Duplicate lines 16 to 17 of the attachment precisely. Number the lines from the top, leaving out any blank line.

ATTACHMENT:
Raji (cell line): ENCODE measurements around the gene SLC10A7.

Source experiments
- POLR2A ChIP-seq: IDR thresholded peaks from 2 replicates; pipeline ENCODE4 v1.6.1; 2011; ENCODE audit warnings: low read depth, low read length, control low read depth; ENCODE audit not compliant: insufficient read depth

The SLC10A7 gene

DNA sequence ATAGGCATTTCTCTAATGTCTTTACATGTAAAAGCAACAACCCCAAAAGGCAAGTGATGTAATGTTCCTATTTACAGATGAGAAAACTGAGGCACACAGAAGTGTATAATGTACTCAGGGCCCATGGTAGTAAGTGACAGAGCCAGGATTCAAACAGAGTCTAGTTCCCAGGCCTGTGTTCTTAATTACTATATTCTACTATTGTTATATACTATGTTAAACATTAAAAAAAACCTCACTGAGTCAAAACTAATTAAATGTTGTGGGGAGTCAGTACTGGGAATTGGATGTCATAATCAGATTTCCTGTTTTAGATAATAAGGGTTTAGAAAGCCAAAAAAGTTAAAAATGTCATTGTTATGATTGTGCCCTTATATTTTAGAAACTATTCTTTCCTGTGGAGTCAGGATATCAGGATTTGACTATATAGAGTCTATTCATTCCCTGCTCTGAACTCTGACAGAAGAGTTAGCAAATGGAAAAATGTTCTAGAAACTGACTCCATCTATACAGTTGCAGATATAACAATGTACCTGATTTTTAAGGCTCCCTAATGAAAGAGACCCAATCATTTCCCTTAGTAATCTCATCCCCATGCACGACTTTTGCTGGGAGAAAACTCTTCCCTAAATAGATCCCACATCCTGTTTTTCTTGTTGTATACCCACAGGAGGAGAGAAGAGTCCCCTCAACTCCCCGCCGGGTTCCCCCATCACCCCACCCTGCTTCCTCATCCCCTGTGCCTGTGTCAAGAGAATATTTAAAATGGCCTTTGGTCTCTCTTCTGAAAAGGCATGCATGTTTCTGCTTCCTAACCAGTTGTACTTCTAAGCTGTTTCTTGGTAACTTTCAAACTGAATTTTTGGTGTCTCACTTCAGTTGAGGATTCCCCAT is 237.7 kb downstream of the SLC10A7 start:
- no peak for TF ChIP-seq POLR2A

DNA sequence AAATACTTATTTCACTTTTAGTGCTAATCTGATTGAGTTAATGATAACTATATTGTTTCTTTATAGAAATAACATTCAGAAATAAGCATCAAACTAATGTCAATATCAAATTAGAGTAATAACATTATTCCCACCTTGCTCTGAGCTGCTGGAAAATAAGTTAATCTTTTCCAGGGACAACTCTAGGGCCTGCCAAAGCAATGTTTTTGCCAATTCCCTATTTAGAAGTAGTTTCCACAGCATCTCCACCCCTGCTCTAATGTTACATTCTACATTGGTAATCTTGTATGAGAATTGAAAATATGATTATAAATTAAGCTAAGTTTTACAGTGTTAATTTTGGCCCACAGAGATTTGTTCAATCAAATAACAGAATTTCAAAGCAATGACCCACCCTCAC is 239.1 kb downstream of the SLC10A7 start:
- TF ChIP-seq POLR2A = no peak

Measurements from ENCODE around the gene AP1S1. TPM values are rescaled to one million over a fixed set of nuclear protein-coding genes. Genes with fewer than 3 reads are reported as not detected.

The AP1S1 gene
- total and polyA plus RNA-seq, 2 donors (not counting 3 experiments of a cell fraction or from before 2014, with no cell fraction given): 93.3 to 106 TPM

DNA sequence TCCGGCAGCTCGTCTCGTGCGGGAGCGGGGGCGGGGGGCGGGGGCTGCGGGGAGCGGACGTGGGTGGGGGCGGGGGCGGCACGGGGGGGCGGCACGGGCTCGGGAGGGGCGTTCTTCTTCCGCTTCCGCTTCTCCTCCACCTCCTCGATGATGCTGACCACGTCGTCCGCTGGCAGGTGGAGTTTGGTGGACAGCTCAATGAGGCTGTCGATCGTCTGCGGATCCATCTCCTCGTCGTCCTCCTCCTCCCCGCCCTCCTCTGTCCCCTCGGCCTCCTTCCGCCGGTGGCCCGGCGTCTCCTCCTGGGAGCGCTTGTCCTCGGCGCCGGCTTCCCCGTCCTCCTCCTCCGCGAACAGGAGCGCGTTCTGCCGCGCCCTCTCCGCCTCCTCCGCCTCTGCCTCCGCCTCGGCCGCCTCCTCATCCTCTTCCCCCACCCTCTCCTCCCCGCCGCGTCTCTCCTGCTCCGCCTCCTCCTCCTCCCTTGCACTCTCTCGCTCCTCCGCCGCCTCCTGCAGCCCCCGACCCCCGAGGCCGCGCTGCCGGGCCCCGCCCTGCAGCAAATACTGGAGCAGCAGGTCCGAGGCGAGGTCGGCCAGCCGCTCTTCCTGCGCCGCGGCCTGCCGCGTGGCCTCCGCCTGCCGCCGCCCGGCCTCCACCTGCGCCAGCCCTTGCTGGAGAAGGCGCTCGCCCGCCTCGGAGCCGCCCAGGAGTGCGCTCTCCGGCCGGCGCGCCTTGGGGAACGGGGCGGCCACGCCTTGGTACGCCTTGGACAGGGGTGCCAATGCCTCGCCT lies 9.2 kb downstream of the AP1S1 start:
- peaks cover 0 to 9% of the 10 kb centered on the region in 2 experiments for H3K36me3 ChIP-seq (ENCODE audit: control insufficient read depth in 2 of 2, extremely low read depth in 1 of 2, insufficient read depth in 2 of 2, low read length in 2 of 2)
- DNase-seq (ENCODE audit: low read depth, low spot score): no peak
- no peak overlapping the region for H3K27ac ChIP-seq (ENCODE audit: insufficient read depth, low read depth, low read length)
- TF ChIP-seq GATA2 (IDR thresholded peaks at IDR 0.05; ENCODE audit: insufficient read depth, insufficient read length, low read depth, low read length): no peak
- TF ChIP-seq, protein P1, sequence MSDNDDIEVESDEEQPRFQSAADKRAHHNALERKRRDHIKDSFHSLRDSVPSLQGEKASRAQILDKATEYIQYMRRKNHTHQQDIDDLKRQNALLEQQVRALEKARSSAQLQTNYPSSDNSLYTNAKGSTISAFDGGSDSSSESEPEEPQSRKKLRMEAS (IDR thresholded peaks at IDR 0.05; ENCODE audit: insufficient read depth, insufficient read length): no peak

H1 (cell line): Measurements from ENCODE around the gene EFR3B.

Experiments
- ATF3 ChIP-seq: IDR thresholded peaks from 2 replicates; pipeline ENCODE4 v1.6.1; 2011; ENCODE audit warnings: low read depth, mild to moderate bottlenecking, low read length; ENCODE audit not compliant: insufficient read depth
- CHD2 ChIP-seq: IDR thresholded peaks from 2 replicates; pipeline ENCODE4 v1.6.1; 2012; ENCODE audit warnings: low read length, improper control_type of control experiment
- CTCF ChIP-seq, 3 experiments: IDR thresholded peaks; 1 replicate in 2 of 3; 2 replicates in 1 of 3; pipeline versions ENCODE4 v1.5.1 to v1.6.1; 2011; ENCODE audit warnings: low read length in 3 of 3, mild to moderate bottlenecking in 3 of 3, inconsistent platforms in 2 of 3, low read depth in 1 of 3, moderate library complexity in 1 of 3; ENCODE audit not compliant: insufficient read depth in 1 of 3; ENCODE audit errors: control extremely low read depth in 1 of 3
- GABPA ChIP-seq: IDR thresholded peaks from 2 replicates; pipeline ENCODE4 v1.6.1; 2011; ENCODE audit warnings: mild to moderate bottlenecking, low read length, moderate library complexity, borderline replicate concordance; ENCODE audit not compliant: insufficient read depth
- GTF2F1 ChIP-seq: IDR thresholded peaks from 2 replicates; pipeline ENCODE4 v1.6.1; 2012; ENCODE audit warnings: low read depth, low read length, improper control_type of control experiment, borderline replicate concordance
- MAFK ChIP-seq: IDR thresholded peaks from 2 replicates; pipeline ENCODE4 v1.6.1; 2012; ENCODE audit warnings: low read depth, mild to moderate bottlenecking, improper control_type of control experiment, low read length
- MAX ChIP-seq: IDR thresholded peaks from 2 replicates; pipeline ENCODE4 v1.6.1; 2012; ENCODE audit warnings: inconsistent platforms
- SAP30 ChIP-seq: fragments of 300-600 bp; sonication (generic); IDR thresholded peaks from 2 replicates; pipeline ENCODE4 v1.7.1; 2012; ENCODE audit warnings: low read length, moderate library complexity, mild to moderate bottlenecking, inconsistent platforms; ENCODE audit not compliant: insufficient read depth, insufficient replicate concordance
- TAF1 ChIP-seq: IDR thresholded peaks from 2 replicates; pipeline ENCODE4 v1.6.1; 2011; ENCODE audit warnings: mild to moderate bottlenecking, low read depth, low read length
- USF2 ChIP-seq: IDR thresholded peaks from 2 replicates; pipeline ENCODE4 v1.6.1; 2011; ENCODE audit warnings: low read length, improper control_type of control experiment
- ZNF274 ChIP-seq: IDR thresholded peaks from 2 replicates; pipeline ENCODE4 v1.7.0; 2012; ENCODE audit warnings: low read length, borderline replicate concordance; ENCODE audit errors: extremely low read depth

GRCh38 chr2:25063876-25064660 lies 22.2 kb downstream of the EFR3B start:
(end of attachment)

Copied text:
- TF ChIP-seq GATA2 (IDR thresholded peaks at IDR 0.05; ENCODE audit: insufficient read depth, insufficient read length, low read depth, low read length): no peak
- TF ChIP-seq, protein P1, sequence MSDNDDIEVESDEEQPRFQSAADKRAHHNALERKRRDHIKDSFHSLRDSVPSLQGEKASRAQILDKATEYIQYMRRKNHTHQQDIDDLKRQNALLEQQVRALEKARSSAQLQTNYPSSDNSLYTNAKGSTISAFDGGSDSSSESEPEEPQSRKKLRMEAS (IDR thresholded peaks at IDR 0.05; ENCODE audit: insufficient read depth, insufficient read length): no peak